[Numpy-discussion] Indexing changes in 1.9
Sebastian Berg
sebastian at sipsolutions.net
Mon Feb 3 13:26:28 EST 2014
On Sun, 2014-02-02 at 13:11 -0600, Travis Oliphant wrote:
> This sounds like a great and welcome work and improvements.
>
> Does it make sense to also do something about the behavior of advanced
> indexing when slices are interleaved between lists and integers.
>
> I know that jay borque has some preliminary work to fix this. There
> are a some straightforward fixes -- like doing iterative application
> of indexing in those cases which would be more sensical in the cases
> where current code gets tripped up.
>
I guess you are talking about the funky transposing logic and maybe the
advanced indexing logic as such? I didn't really think about changing
any of that, not sure if we easily can?
Personally, I always wondered if it would make sense to add some new
type of indexing mechanism to switch to R/matlab style non-advanced
integer-array indexing. I don't think this will make it substantially
easier to do (the basic logic remains the same -- we need an
extra/different preparation and then transpose the result differently),
though it might be a bit more obvious where/how to plug it in.
But it seems very unlikely I will look into that in the near future (but
if someone wants hints on how to go about it, just ask).
- Sebastian
> Travis
>
> On Feb 2, 2014 11:07 AM, "Charles R Harris"
> <charlesr.harris at gmail.com> wrote:
> Sebastian has done a lot of work to refactor/rationalize numpy
> indexing. The changes are extensive enough that it would be
> good to have more public review, so here is the release note.
>
> The NumPy indexing has seen a complete rewrite in this
> version. This makes
> most advanced integer indexing operations much faster
> and should have no
> other implications.
> However some subtle changes and deprecations were
> introduced in advanced
> indexing operations:
>
> * Boolean indexing into scalar arrays will always
> return a new 1-d array.
> This means that ``array(1)[array(True)]`` gives
> ``array([1])`` and
> not the original array.
> * Advanced indexing into one dimensional arrays used
> to have (undocumented)
> special handling regarding repeating the value
> array in assignments
> when the shape of the value array was too small or
> did not match.
> Code using this will raise an error. For
> compatibility you can use
> ``arr.flat[index] = values``, which uses the old
> code branch.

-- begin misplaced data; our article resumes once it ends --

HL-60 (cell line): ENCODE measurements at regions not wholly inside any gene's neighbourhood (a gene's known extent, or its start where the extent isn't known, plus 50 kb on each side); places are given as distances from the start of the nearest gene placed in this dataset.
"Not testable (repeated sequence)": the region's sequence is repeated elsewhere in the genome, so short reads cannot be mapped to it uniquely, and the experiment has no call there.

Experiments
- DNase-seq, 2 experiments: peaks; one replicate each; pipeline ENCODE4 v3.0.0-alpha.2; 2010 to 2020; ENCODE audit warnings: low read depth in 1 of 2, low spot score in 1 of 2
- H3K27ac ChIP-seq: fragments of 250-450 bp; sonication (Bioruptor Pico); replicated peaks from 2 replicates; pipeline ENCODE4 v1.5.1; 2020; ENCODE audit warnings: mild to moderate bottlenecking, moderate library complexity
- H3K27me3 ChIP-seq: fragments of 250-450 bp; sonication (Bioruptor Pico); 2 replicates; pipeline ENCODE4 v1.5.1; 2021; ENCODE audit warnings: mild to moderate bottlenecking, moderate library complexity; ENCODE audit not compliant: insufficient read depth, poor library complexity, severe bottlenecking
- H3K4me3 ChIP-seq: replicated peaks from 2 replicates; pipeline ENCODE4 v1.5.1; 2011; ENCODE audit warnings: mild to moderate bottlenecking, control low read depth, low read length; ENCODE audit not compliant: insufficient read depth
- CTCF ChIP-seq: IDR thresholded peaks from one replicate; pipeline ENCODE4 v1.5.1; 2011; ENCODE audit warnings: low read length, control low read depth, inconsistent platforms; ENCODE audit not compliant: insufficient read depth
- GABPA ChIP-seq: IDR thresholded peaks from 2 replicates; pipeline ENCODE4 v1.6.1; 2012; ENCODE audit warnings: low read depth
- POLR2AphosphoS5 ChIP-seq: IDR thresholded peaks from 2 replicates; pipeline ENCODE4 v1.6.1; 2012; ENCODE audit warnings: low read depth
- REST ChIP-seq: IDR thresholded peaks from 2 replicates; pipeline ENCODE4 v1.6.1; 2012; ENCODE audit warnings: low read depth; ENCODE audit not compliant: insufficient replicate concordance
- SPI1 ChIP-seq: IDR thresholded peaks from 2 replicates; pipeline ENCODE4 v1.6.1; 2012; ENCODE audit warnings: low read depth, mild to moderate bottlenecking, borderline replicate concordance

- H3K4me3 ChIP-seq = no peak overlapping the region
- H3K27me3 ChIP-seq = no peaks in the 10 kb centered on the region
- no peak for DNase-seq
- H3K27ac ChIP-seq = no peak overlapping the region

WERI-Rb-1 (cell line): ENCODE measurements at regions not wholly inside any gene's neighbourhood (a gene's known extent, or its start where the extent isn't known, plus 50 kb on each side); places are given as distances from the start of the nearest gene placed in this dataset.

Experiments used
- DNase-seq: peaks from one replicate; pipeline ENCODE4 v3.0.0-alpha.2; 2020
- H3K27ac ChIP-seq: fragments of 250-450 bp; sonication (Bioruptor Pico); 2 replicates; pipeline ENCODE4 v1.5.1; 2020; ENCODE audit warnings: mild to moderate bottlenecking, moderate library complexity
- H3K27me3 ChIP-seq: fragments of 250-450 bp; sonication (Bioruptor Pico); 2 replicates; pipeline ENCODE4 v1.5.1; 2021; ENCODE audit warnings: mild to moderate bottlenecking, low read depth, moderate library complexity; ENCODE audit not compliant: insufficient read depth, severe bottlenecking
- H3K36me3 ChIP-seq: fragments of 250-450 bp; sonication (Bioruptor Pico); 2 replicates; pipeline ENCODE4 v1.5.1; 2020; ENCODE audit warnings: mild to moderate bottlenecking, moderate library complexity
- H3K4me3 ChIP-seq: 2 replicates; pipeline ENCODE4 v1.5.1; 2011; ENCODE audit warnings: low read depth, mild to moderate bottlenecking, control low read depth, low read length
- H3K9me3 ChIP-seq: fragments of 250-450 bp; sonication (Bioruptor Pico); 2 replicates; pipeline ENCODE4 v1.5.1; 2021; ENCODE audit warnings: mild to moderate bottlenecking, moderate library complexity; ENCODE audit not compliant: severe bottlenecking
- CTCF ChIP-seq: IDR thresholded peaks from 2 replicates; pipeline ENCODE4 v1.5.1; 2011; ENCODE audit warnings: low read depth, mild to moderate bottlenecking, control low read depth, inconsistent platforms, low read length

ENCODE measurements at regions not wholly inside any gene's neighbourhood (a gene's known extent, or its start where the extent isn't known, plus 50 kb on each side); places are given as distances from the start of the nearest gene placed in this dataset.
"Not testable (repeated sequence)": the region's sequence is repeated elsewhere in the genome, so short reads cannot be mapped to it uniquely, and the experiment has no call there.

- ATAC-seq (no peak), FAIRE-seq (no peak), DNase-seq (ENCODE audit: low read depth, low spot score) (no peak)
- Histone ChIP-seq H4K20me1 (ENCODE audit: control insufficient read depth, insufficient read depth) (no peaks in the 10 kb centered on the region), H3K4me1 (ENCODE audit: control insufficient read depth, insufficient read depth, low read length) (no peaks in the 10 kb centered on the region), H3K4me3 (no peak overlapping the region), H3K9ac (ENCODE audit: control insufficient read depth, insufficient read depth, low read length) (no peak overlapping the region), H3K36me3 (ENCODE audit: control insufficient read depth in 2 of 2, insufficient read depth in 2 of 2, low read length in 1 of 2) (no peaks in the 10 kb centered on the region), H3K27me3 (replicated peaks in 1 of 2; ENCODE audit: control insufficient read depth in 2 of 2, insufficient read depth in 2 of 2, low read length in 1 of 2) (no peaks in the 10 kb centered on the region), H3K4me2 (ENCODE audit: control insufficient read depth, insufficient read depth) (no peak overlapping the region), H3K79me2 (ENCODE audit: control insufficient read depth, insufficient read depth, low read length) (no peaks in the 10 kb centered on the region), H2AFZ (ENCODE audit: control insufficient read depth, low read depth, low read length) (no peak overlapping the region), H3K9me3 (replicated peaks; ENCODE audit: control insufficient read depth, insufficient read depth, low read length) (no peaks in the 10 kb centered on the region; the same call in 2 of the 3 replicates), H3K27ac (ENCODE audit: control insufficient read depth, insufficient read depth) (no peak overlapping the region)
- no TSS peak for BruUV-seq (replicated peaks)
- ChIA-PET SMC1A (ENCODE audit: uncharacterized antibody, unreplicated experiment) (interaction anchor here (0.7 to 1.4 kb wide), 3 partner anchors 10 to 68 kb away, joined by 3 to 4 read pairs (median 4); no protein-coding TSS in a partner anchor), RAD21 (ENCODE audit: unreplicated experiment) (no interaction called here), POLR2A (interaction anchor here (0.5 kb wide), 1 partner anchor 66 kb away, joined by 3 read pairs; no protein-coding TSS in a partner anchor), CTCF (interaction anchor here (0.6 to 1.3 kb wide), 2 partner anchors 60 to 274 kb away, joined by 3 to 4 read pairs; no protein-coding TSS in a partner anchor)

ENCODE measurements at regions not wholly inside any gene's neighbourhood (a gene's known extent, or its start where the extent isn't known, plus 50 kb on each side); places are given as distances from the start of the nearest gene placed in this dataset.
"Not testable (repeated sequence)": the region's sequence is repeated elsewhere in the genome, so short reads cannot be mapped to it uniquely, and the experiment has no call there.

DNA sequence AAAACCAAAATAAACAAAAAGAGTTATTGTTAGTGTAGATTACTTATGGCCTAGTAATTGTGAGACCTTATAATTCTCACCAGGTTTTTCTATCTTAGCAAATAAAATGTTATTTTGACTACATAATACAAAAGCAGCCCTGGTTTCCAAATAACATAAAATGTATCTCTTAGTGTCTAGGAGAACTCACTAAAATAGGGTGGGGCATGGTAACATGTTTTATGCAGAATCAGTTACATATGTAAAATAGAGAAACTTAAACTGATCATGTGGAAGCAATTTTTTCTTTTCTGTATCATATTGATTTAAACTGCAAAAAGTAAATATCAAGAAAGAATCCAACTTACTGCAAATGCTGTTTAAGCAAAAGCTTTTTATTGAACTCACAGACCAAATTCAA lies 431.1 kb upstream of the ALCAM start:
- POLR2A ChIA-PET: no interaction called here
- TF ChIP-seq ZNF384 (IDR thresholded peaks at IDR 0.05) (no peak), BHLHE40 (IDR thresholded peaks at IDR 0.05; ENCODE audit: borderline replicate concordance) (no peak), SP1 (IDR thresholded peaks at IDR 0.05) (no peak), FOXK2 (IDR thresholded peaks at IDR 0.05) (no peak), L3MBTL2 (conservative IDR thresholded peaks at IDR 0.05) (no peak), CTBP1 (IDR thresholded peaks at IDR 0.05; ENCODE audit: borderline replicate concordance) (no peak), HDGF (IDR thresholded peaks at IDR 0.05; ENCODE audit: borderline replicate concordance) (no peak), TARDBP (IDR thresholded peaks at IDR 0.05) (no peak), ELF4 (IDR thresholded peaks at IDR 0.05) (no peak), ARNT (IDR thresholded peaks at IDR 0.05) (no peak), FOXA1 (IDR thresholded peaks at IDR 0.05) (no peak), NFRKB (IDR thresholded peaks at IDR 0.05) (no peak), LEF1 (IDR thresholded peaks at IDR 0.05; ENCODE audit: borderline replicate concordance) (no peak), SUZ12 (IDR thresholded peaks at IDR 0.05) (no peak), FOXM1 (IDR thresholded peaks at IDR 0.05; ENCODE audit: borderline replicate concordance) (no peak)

> * The iteration order over advanced indexes used to
> be always C-order.
> In NumPy 1.9. the iteration order adapts to the
> inputs and is not
> guaranteed (with the exception of a *single*
> advanced index which is
> never reversed for compatibility reasons). This
> means that the result is
> undefined if multiple values are assigned to the
> same element.
> An example for this is ``arr[[0, 0], [1, 1]] = [1,
> 2]``, which may
> set ``arr[0, 1]`` to either 1 or 2.
> * Equivalent to the iteration order, the memory
> layout of the advanced
> indexing result is adapted for faster indexing and
> cannot be predicted.
> * All indexing operations return a view or a copy.
> No indexing operation
> will return the original array object.
> * In the future Boolean array-likes (such as lists
> of python bools)
> will always be treated as Boolean indexes and
> Boolean scalars (including
> python `True`) will be a legal *boolean* index. At
> this time, this is
> already the case for scalar arrays to allow the
> general
> ``positive = a[a > 0]`` to work when ``a`` is zero
> dimensional.
> * In NumPy 1.8 it was possible to use `array(True)`
> and `array(False)`
> equivalent to 1 and 0 if the result of the
> operation was a scalar.
> This will raise an error in NumPy 1.9 and, as
> noted above, treated as a
> boolean index in the future.
> * All non-integer array-likes are deprecated, object
> arrays of custom
> integer like objects may have to be cast
> explicitly.
> * The error reporting for advanced indexing is more
> informative, however
> the error type has changed in some cases.
> (Broadcasting errors of
> indexing arrays are reported as `IndexError`)
> * Indexing with more then one ellipsis (`...`) is
> deprecated.
>
>
> Thoughts?
>
>
> Chuck
>
>
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